And this is for a 50-year-old, 2 bed unit. You wouldn’t need negative gearing as a tax deduction because you would never make a loss. There would be plenty of property investors shouting, ‘bring it on!’ And for the tenant in this scenario, they would be paying $1,127 per week. With this system, you won’t need property investors, you’ll need a lot of cardboard boxes because that’s about the only thing a tenant could afford.
Rent.com.au ran a survey asking tenants across Australia if paying a 4-week bond at commencement of tenancy was a financial concern. 60% said they struggled to raise the money. If 60% of tenants have trouble saving the money for a bond, they certainly don’t have enough money or financial resources to get a loan.
Rent growth will start sooner than property value growth because the supply of available rental accommodation will dry up a lot faster. And expect when rents rise that the Tenant’s Union will complain loudly and blame landlords for being avaricious. It has happened before.
That’s the wonderful thing about ideology and market behaviour. Market behaviour happens regardless ideology. Property investors are individuals. Individuals make decisions based on what’s best for them, not what’s altruistic. If you make something unattractive to invest in, less people will invest; a lot less than there are people who want and need the rental accommodation.
This is what happened in the two years Paul Keating’s changes to negative gearing were in place. I remember what it was like for tenants and how everyone blamed everyone else. In other countries that haven’t had negative gearing or anywhere near the interest in property investment as Australia, tenants pay twice as much in rent compared to what their landlords do in mortgage interest.
Then the reality will be first home buyers can’t get into the property market because they are being bled dry paying rent.
Ideology stops you understanding what’s happening until it is too late
Ah, Australian politics, unpredictable one day, screwed up the next.
And just to finish, these are some of the changes to the tenancy laws that are due to come in this year:
Rent increases once every 12 months
Rent increases will be a 12 months affair now. In the past we could increase rents as many times as was deemed appropriate. There are already rules about increases not being more than market and there is a need to give at least 60 days’ notice. Right now, rents are falling so this probably won’t have any real impact on either tenant or landlord.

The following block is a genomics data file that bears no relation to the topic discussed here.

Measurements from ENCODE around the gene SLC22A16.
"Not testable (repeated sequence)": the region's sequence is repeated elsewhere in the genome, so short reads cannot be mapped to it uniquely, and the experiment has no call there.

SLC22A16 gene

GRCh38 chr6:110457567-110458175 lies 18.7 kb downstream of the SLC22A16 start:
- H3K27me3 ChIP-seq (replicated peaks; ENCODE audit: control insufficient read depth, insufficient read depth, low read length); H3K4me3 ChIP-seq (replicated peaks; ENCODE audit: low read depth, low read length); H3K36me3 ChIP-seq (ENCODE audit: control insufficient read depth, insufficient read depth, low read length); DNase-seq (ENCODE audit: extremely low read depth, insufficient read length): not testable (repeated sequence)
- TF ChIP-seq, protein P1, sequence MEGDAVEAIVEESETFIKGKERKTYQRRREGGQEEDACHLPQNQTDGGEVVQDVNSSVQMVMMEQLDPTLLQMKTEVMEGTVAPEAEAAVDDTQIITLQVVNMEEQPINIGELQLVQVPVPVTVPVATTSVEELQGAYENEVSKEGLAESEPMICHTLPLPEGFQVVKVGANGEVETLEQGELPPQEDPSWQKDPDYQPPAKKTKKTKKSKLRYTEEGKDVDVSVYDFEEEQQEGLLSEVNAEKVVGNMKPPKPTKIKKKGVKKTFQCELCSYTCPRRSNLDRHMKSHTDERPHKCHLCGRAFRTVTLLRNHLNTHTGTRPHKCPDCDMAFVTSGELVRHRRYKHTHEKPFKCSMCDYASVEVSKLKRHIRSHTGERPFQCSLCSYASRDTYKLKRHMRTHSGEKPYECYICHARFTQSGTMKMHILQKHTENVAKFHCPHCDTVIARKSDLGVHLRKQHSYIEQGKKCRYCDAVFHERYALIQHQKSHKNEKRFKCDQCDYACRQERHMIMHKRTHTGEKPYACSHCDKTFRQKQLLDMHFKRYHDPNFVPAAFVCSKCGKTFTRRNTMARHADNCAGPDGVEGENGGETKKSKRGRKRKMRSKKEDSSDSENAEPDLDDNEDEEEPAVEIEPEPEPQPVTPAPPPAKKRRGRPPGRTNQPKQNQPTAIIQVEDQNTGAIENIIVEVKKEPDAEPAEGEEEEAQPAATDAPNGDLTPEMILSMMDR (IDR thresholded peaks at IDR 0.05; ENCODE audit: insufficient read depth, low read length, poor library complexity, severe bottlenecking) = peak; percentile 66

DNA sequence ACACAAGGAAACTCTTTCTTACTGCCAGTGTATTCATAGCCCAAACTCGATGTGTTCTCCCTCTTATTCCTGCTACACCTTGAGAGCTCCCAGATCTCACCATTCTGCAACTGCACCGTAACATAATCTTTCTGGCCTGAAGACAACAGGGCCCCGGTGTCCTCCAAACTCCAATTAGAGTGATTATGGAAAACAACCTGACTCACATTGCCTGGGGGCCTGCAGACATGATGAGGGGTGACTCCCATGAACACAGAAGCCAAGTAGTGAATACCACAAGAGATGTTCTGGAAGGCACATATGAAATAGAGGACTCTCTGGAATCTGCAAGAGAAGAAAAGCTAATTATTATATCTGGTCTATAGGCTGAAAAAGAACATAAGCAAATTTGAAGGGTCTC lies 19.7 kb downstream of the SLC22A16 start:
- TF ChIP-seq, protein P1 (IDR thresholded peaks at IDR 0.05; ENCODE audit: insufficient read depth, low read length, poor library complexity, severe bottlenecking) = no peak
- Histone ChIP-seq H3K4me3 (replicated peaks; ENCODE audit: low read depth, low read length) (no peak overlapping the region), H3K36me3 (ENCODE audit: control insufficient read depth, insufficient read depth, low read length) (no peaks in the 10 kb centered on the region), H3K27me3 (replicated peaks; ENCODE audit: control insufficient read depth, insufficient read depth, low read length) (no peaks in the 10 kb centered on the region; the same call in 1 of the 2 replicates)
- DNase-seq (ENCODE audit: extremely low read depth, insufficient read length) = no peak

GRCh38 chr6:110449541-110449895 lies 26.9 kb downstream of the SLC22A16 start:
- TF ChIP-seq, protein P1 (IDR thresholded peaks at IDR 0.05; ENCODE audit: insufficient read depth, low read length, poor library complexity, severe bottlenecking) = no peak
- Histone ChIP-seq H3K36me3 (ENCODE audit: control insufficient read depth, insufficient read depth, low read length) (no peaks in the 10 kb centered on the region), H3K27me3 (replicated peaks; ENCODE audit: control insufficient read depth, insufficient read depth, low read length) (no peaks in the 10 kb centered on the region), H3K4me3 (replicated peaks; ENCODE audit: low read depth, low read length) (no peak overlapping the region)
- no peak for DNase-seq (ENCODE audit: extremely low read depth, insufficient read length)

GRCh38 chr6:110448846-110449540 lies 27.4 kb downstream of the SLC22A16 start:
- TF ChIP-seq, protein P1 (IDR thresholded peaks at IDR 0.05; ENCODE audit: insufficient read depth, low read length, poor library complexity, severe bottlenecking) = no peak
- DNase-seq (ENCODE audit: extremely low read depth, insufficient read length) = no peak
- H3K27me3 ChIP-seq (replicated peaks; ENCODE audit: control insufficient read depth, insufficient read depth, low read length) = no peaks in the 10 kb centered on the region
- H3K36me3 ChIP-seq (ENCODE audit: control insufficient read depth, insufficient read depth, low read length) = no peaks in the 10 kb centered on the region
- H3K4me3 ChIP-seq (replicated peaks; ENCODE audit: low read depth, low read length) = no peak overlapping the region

We must give the tenant a copy of the current Strata By- laws as part of the lease. Our system is set up to do this, but it does require that we obtain the By-laws from the strata manager. Some are happy to send us copies without cost, others are charging. If the Strata changes their By-laws, I can guarantee they will not update us.
Landlords Information Statement
Every landlord will need to sign a statement to say that they understand their obligations as a landlord. The statement verifies that the landlord understands their rental property must be structurally sound, have adequate lighting, ventilation, electricity outlets for every room, not be damp, not have mould and so on.
The idea behind this statement is that it puts the owner firmly in the gun if the property suffers mould or does not quite have the electrical capacity typically needed for many modern-day appliances. (You might be surprised how many units have this issue). With this statement in place the tenant will be able to apply to tribunal to require the owner to meet their obligations. The landlord will have very little defence and they could be looking at reasonable claims for compensation from tenants. An owner won’t be able to say anymore, ‘but it’s an old house!’.